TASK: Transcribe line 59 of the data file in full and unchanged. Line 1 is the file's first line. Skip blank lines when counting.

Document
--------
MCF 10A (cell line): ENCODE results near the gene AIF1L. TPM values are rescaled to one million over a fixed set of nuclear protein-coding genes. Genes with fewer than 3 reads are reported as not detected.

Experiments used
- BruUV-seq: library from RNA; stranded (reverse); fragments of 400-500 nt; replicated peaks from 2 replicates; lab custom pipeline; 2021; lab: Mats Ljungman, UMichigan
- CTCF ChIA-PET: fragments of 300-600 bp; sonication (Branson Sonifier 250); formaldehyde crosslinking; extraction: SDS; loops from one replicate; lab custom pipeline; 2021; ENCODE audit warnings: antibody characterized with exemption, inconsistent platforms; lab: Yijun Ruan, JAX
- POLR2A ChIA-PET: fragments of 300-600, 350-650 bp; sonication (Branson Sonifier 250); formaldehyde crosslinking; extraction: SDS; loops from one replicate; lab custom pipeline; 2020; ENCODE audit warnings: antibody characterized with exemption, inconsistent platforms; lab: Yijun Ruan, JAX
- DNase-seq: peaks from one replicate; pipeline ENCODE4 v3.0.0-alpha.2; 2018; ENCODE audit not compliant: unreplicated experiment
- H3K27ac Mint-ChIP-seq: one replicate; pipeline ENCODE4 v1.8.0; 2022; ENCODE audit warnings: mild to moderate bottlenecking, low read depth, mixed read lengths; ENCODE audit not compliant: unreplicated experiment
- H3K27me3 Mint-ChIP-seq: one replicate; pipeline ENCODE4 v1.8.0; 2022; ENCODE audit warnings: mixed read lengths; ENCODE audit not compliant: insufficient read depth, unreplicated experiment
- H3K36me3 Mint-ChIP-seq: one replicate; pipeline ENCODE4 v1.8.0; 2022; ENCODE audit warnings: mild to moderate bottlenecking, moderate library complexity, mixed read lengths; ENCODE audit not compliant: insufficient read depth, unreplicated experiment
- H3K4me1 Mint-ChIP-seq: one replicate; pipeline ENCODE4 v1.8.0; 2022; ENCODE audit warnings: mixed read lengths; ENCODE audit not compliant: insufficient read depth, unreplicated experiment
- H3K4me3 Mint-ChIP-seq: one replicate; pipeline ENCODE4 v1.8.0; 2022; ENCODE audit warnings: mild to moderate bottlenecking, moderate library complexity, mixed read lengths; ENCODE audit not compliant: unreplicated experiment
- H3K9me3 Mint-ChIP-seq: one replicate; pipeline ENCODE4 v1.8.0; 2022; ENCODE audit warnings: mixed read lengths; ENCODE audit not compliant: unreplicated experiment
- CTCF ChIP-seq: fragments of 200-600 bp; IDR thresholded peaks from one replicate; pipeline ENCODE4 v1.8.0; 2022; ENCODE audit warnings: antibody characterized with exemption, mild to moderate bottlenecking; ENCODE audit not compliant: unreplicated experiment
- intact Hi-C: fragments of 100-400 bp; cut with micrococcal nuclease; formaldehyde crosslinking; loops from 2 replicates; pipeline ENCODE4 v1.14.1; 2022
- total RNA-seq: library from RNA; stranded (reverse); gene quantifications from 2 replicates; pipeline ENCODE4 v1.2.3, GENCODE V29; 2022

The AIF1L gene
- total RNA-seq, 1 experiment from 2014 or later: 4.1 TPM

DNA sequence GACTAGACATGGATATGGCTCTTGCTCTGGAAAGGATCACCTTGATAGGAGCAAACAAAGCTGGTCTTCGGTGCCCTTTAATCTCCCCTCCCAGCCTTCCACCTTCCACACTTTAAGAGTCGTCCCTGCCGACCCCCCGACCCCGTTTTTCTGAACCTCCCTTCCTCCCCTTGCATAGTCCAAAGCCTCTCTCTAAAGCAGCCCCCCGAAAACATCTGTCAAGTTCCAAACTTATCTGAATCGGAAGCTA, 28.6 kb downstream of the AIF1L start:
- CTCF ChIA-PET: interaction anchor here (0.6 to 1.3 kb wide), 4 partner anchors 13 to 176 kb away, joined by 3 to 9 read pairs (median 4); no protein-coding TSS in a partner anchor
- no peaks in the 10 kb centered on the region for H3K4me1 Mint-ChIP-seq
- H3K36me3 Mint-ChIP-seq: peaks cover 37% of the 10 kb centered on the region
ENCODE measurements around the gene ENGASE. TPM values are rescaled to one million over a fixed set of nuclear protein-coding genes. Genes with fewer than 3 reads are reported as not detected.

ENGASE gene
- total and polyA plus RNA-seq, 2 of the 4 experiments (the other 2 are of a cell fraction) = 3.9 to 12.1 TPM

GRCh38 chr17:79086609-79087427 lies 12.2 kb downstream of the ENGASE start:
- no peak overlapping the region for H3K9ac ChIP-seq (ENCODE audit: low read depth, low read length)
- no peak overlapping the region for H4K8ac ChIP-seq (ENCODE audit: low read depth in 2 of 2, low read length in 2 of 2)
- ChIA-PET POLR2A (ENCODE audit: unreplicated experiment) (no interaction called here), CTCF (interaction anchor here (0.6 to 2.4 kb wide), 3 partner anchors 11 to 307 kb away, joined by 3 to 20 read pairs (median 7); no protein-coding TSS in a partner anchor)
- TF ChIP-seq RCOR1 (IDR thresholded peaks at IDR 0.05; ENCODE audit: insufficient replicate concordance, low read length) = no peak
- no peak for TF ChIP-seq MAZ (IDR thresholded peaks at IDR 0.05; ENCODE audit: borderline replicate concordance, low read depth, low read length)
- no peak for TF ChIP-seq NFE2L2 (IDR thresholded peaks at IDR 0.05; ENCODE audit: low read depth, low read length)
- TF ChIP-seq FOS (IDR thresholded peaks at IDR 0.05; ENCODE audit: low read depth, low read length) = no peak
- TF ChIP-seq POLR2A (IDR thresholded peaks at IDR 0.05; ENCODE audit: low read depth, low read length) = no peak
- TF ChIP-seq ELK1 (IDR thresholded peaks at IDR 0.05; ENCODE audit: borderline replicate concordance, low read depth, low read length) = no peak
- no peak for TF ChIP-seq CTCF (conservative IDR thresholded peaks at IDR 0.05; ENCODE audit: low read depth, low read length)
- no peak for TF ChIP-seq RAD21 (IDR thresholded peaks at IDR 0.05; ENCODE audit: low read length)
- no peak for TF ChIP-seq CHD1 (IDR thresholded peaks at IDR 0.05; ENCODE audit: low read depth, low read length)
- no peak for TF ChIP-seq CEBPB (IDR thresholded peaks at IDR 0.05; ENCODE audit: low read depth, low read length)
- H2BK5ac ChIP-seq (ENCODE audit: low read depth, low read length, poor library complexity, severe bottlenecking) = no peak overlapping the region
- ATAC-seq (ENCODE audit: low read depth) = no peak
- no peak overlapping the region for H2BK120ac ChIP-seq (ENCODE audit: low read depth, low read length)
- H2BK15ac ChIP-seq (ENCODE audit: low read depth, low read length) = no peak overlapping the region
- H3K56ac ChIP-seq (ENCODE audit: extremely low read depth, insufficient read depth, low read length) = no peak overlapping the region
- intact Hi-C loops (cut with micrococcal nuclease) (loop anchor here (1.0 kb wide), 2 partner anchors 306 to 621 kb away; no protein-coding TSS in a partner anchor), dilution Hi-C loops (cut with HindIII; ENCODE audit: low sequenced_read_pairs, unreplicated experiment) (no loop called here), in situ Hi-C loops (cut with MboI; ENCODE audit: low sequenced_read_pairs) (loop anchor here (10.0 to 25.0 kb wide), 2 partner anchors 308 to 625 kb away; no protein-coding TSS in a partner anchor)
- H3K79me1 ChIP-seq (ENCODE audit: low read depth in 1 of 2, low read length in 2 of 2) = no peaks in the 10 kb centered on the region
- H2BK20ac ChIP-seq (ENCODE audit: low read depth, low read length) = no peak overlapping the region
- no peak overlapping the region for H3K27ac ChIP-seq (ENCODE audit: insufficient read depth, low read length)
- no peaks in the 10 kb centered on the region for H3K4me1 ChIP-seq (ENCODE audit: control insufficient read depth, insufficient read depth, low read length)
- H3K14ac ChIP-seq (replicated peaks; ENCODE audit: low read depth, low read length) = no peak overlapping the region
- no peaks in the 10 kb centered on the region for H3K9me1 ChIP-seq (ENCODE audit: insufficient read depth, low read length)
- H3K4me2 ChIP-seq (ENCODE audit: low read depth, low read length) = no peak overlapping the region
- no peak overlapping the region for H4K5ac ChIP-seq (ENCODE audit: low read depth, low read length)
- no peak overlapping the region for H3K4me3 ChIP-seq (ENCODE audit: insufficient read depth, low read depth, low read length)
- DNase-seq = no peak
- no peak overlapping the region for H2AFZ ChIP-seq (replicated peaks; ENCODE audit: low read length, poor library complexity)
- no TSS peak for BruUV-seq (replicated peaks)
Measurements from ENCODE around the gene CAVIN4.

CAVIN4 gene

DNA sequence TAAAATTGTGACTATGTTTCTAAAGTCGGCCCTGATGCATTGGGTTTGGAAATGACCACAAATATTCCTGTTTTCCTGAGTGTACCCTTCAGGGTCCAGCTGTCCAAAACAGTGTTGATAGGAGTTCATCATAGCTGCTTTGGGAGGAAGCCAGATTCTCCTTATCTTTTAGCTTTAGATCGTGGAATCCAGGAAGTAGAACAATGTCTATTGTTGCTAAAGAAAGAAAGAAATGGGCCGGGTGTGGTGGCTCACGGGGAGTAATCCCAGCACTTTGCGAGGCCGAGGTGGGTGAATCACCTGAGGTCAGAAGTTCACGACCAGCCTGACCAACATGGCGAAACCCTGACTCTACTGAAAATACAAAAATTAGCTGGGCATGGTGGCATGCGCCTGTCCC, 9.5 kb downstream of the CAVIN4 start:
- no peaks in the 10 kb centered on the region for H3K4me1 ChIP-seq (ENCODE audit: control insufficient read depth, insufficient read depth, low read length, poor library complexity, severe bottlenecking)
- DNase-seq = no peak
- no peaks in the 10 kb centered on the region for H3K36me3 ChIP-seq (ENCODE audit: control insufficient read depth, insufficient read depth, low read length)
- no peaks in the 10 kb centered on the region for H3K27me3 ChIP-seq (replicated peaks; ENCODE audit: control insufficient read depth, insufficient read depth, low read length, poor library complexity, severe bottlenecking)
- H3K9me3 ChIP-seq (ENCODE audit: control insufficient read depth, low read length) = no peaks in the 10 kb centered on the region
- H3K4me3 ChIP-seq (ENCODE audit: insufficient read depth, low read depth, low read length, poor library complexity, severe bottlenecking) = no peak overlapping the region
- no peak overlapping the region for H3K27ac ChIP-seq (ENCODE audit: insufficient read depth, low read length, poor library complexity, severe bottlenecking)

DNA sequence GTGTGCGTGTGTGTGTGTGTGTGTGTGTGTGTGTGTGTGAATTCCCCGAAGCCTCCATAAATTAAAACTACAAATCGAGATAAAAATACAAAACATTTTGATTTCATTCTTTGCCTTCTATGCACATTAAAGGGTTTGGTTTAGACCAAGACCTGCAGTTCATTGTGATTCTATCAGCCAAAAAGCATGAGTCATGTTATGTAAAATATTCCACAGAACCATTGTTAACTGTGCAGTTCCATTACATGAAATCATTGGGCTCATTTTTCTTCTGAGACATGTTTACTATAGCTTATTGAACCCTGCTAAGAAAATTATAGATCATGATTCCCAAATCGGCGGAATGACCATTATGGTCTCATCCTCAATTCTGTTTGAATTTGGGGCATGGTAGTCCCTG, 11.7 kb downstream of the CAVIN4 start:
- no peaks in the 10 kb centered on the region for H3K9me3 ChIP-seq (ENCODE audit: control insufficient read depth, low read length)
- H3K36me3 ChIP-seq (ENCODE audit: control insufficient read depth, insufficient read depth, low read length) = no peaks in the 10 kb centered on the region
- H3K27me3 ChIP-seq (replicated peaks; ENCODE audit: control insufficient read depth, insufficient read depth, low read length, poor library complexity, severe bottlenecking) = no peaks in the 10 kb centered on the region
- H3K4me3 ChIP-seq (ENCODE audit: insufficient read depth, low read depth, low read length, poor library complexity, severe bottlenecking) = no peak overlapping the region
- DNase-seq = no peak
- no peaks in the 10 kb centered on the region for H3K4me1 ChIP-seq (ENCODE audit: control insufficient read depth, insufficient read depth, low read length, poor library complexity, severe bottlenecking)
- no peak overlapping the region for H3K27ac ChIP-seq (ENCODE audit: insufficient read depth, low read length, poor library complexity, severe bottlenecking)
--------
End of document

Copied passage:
DNA sequence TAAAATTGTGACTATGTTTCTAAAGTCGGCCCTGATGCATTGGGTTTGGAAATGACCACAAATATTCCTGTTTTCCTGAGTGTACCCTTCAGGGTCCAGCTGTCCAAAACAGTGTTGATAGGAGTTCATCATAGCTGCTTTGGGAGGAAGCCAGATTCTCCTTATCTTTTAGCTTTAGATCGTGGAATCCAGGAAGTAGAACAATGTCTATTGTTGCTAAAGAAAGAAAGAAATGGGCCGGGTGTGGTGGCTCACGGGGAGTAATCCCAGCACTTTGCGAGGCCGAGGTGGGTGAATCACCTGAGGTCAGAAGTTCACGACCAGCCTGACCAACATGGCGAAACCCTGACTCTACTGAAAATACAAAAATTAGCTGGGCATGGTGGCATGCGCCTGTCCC, 9.5 kb downstream of the CAVIN4 start: